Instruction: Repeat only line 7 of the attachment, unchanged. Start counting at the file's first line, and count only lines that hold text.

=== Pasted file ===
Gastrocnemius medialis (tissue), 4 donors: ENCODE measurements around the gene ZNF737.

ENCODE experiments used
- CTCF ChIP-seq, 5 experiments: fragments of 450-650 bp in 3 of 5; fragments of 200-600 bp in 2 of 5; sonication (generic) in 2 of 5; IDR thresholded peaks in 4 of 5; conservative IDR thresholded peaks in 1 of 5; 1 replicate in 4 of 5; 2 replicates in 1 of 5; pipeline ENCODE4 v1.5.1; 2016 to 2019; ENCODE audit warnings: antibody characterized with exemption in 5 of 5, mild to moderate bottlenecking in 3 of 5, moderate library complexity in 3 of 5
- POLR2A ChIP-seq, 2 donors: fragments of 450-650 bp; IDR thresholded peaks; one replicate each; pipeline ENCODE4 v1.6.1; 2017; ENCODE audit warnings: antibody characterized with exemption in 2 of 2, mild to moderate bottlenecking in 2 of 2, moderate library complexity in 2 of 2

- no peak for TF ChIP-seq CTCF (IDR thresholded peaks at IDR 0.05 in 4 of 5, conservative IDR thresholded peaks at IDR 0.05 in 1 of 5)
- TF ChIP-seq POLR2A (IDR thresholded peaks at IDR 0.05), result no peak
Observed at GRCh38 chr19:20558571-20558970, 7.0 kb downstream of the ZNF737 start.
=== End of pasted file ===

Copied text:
Observed at GRCh38 chr19:20558571-20558970, 7.0 kb downstream of the ZNF737 start.